Jameela Jamil is an outspoken feminist—she got Avon to pull a series of body-shaming ads, she refuses to be airbrushed, and she launched a body-positive organization called I Weigh that’s inspired thousands of women to celebrate what they truly “weigh,” aka all the things that make them unique. But Jamil doesn’t claim the feminist label easily. In fact, she calls herself a “feminist-in-progress,” a moniker appears in her Twitter and Instagram bios.
At the recent BlogHer Health conference in Los Angeles, where Jamil received a Voices of the Year award and spoke about how and why body-shaming needs to end, like, now, HelloGiggles asked about the “feminist-in-progress” label.
“I think we are all feminists-in-progress,” she said. “I believe that we don’t all have all of the answers, and I think that there’s a great power in admitting to that, because then you create space for yourself to grow, and to learn, and to change. I’m someone who didn’t understand feminism; I didn’t even know the term intersectional feminism, I think because I just thought, ‘Well, I love all people, so therefore I am an intersectional feminist.’ But my feminism wasn’t specifically targeting and helping and elevating cultures that weren’t mine. I was focusing on the plight of brown women, and therefore ignoring the plight of black women or women with disabilities or women who are deaf, or blind, or trans.”
Jamil, who has faced body-shaming throughout her career and was bullied as a child, has been called out in the past for being “too thin” to be a diet-culture activist, and for seeming out of touch with today’s body-positivity movement. But she takes it all in stride. For her, “feminist-in-progress” is a way to embrace her ignorance and create space for everyone to make mistakes and grow from them.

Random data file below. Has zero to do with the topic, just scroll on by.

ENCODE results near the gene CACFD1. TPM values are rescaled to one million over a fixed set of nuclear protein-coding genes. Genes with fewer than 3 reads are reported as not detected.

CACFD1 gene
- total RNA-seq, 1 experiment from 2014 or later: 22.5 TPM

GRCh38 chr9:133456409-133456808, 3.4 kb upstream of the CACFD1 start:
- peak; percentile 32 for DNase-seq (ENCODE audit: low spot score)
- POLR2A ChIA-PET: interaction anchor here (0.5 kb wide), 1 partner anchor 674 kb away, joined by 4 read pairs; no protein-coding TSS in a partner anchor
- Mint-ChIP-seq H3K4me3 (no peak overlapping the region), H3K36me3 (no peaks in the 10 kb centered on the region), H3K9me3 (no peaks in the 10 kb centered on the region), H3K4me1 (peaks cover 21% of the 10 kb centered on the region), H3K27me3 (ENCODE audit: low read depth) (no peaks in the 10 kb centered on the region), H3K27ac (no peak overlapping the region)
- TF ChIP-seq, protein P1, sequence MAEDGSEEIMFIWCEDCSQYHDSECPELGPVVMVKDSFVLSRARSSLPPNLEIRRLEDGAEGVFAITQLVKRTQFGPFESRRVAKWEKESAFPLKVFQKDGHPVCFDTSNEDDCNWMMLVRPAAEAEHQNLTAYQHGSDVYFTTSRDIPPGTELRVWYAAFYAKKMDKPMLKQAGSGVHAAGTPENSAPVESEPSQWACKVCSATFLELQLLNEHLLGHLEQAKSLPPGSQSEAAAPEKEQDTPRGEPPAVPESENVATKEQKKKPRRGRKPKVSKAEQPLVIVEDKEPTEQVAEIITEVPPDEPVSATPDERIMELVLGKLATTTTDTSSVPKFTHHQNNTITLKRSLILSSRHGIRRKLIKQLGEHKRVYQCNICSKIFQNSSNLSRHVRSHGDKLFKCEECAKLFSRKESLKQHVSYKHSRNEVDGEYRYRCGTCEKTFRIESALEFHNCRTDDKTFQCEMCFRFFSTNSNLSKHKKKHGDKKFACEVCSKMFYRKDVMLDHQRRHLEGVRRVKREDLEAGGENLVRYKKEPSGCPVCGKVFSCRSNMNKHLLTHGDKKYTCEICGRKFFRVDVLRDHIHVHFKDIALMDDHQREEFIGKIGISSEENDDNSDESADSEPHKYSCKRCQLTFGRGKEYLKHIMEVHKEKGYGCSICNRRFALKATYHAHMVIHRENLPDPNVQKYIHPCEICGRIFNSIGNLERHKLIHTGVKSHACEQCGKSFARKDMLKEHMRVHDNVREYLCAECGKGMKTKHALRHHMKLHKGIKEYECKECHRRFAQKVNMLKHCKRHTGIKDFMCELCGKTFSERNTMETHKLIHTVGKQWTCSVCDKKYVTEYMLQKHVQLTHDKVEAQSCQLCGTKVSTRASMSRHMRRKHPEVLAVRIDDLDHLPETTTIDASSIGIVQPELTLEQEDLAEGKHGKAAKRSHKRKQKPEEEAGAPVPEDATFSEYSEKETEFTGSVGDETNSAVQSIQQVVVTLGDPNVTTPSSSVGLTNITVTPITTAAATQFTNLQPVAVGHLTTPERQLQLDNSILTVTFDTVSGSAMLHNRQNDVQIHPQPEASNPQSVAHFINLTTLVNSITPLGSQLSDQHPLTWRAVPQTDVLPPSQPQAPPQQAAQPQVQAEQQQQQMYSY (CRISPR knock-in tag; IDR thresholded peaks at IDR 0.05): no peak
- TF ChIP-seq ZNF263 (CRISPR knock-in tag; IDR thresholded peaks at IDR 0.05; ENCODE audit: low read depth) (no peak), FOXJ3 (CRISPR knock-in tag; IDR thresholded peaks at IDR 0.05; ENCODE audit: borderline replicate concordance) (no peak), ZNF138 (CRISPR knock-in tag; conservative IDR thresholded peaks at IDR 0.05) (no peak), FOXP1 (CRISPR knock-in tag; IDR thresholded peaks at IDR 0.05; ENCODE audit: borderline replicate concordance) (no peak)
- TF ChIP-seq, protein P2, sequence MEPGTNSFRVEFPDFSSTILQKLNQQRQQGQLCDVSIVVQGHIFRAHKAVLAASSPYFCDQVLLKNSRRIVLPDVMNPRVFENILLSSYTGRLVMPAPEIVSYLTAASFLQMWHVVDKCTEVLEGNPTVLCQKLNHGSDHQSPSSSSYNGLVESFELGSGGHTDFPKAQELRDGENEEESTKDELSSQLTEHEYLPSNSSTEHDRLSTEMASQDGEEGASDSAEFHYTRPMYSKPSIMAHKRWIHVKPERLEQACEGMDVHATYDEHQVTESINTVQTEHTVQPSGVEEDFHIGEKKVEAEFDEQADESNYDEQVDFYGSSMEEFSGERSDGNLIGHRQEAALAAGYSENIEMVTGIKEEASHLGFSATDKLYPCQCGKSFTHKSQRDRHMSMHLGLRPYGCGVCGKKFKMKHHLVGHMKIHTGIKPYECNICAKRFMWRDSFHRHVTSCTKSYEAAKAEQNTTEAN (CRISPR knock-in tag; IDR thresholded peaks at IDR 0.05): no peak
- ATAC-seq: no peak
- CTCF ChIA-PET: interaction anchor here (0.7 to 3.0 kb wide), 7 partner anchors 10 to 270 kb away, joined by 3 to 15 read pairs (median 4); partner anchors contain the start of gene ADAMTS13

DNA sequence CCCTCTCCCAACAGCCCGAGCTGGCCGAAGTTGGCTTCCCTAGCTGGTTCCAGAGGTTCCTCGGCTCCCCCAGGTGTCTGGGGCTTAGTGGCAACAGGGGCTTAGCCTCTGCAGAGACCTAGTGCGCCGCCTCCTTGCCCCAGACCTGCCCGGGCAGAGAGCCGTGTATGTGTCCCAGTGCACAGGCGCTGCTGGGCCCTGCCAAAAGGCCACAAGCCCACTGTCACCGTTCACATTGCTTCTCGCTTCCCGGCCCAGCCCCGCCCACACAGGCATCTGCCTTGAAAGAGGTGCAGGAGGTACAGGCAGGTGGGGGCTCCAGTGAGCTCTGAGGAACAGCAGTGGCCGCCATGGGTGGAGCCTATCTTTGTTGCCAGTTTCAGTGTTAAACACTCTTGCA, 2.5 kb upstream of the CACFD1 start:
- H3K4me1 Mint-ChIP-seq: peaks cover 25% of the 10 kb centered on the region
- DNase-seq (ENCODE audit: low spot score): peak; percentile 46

“I think feminist-in-progress is a term I use that rallies against cancel culture, which I don’t think is helpful because then you never give someone a chance to evolve—and fair enough, I understand that not everyone deserves a chance necessarily—but I think if someone genuinely wants to learn and grow, you shouldn’t always hold their old mistakes against them,” she told us. “I think we could try, at least, to rehabilitate people and give them a chance to go away and learn and read and watch things that will illuminate them.”
She also explained that she doesn’t like the “woke-bashing” that goes on in some progressive circles, where someone who thinks they are (and wants to be) progressive is shamed for what they don’t know. “I feel like it’s a way that the left in-fight and we sort of eat each other, and then the right continue to win and grow because they all stick together.”
To help move the conversation forward and share her journey with her fans, she often shares what she’s reading and consuming on social media, and also calls out the activists she loves to highlight the people who are inspiring and educating her.
“I try to evolve and engage other people in my journey,” she said, “so that we can all grow together, rather than come at it with an ego.”